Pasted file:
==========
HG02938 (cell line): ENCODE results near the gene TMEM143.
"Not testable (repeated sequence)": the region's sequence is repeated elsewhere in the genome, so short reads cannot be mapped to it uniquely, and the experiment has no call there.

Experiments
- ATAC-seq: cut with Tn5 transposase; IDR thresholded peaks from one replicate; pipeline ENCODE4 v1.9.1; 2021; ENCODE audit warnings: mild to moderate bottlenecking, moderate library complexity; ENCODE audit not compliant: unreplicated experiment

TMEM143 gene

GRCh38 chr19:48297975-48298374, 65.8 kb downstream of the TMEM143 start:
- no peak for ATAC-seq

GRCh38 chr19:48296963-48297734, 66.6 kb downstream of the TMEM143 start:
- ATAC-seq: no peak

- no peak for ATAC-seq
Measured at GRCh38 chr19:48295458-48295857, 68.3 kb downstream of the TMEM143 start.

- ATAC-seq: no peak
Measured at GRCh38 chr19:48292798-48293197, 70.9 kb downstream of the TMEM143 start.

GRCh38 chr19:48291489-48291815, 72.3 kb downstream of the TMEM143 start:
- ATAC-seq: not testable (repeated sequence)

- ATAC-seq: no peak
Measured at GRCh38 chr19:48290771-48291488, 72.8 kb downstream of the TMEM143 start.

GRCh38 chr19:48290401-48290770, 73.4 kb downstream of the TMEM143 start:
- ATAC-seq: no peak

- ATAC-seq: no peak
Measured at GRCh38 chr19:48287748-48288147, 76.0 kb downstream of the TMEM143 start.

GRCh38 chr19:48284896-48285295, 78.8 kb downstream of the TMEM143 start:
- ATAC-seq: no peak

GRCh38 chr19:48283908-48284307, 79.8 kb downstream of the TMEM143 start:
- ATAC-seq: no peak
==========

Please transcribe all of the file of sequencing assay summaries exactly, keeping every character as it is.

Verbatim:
HG02938 (cell line): ENCODE results near the gene TMEM143.
"Not testable (repeated sequence)": the region's sequence is repeated elsewhere in the genome, so short reads cannot be mapped to it uniquely, and the experiment has no call there.

Experiments
- ATAC-seq: cut with Tn5 transposase; IDR thresholded peaks from one replicate; pipeline ENCODE4 v1.9.1; 2021; ENCODE audit warnings: mild to moderate bottlenecking, moderate library complexity; ENCODE audit not compliant: unreplicated experiment

TMEM143 gene

GRCh38 chr19:48297975-48298374, 65.8 kb downstream of the TMEM143 start:
- no peak for ATAC-seq

GRCh38 chr19:48296963-48297734, 66.6 kb downstream of the TMEM143 start:
- ATAC-seq: no peak

- no peak for ATAC-seq
Measured at GRCh38 chr19:48295458-48295857, 68.3 kb downstream of the TMEM143 start.

- ATAC-seq: no peak
Measured at GRCh38 chr19:48292798-48293197, 70.9 kb downstream of the TMEM143 start.

GRCh38 chr19:48291489-48291815, 72.3 kb downstream of the TMEM143 start:
- ATAC-seq: not testable (repeated sequence)

- ATAC-seq: no peak
Measured at GRCh38 chr19:48290771-48291488, 72.8 kb downstream of the TMEM143 start.

GRCh38 chr19:48290401-48290770, 73.4 kb downstream of the TMEM143 start:
- ATAC-seq: no peak

- ATAC-seq: no peak
Measured at GRCh38 chr19:48287748-48288147, 76.0 kb downstream of the TMEM143 start.

GRCh38 chr19:48284896-48285295, 78.8 kb downstream of the TMEM143 start:
- ATAC-seq: no peak

GRCh38 chr19:48283908-48284307, 79.8 kb downstream of the TMEM143 start:
- ATAC-seq: no peak